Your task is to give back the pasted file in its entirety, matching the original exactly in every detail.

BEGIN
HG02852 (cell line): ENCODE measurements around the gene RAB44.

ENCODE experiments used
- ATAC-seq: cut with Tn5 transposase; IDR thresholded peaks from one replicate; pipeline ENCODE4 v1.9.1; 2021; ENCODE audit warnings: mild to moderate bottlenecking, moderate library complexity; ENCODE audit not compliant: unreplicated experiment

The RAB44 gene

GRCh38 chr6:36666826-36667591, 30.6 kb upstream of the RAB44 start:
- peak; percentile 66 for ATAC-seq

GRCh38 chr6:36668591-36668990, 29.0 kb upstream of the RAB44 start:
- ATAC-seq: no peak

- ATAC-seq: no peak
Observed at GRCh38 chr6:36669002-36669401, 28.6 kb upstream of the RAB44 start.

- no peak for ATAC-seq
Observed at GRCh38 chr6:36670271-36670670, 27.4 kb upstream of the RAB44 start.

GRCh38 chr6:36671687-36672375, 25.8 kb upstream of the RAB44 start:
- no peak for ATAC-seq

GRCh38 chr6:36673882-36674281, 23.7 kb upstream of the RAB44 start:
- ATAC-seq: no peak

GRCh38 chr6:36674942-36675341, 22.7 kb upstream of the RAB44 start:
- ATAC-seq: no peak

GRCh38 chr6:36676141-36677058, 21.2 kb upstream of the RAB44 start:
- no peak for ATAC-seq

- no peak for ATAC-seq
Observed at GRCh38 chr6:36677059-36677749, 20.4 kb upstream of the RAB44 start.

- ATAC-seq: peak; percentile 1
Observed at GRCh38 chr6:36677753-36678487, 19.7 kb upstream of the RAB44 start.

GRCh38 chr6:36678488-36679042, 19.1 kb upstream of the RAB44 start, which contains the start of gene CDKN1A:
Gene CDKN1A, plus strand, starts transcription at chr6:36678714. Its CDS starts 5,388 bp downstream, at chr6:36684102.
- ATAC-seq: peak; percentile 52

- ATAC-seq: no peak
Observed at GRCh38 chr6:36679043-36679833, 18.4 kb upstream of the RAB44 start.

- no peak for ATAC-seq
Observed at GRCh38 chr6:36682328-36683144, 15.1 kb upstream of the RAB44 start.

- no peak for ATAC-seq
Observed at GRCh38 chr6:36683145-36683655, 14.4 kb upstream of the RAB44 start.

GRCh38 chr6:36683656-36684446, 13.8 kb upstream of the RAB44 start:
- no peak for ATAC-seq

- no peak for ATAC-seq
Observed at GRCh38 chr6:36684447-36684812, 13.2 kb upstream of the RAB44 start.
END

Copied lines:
HG02852 (cell line): ENCODE measurements around the gene RAB44.

ENCODE experiments used
- ATAC-seq: cut with Tn5 transposase; IDR thresholded peaks from one replicate; pipeline ENCODE4 v1.9.1; 2021; ENCODE audit warnings: mild to moderate bottlenecking, moderate library complexity; ENCODE audit not compliant: unreplicated experiment

The RAB44 gene

GRCh38 chr6:36666826-36667591, 30.6 kb upstream of the RAB44 start:
- peak; percentile 66 for ATAC-seq

GRCh38 chr6:36668591-36668990, 29.0 kb upstream of the RAB44 start:
- ATAC-seq: no peak

- ATAC-seq: no peak
Observed at GRCh38 chr6:36669002-36669401, 28.6 kb upstream of the RAB44 start.

- no peak for ATAC-seq
Observed at GRCh38 chr6:36670271-36670670, 27.4 kb upstream of the RAB44 start.

GRCh38 chr6:36671687-36672375, 25.8 kb upstream of the RAB44 start:
- no peak for ATAC-seq

GRCh38 chr6:36673882-36674281, 23.7 kb upstream of the RAB44 start:
- ATAC-seq: no peak

GRCh38 chr6:36674942-36675341, 22.7 kb upstream of the RAB44 start:
- ATAC-seq: no peak

GRCh38 chr6:36676141-36677058, 21.2 kb upstream of the RAB44 start:
- no peak for ATAC-seq

- no peak for ATAC-seq
Observed at GRCh38 chr6:36677059-36677749, 20.4 kb upstream of the RAB44 start.

- ATAC-seq: peak; percentile 1
Observed at GRCh38 chr6:36677753-36678487, 19.7 kb upstream of the RAB44 start.

GRCh38 chr6:36678488-36679042, 19.1 kb upstream of the RAB44 start, which contains the start of gene CDKN1A:
Gene CDKN1A, plus strand, starts transcription at chr6:36678714. Its CDS starts 5,388 bp downstream, at chr6:36684102.
- ATAC-seq: peak; percentile 52

- ATAC-seq: no peak
Observed at GRCh38 chr6:36679043-36679833, 18.4 kb upstream of the RAB44 start.

- no peak for ATAC-seq
Observed at GRCh38 chr6:36682328-36683144, 15.1 kb upstream of the RAB44 start.

- no peak for ATAC-seq
Observed at GRCh38 chr6:36683145-36683655, 14.4 kb upstream of the RAB44 start.

GRCh38 chr6:36683656-36684446, 13.8 kb upstream of the RAB44 start:
- no peak for ATAC-seq

- no peak for ATAC-seq
Observed at GRCh38 chr6:36684447-36684812, 13.2 kb upstream of the RAB44 start.